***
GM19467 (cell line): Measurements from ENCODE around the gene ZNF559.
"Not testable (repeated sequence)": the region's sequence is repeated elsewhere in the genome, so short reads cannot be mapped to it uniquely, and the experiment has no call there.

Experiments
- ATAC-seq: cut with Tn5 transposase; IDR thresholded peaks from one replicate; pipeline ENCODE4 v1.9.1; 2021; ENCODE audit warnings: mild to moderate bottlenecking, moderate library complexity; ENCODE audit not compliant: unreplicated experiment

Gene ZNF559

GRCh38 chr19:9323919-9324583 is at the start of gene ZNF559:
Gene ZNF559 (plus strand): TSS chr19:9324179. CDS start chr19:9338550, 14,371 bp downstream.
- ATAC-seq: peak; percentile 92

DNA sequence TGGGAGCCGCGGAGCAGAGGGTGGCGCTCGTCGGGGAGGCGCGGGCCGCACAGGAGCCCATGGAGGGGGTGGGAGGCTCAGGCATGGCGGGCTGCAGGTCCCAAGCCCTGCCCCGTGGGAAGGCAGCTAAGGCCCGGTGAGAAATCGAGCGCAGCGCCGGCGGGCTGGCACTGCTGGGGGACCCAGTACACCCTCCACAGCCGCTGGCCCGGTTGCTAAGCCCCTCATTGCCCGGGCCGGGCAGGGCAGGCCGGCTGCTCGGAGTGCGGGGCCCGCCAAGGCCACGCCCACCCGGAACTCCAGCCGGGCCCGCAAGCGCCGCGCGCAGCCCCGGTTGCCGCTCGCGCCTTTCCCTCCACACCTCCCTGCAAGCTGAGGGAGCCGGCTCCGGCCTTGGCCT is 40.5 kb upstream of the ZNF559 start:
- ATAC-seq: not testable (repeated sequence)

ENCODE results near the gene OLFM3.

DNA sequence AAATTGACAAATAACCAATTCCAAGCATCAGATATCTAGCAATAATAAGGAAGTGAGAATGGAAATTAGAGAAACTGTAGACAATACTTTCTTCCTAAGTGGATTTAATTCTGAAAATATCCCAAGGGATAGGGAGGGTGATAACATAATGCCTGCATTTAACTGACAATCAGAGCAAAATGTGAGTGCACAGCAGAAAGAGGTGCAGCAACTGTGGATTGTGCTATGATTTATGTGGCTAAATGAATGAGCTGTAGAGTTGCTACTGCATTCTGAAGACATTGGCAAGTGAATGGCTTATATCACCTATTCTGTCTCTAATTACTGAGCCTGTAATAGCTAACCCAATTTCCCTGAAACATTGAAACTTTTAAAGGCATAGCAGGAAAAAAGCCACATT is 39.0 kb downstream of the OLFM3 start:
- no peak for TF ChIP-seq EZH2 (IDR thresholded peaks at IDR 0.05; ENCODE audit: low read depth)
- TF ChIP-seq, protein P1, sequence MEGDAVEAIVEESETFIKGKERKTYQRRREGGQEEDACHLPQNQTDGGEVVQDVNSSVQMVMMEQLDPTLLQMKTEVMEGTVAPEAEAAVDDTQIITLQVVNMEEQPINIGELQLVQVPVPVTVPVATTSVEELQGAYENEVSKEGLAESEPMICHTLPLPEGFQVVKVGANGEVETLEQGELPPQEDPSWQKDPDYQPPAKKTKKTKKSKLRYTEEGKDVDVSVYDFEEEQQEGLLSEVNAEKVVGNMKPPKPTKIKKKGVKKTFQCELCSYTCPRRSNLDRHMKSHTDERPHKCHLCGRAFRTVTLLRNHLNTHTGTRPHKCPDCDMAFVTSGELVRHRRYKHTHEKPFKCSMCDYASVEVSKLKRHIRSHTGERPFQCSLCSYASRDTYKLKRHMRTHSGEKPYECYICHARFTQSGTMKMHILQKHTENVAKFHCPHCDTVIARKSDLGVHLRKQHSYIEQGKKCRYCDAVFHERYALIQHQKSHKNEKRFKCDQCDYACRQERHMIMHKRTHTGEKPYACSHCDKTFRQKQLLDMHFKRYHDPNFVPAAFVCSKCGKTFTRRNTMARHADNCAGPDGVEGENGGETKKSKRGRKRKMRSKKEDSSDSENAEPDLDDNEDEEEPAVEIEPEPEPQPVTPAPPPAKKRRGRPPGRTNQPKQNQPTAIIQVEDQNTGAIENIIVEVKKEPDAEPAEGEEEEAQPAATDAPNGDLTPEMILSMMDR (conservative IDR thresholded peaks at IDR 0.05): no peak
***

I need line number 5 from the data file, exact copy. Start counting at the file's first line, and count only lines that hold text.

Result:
Gene ZNF559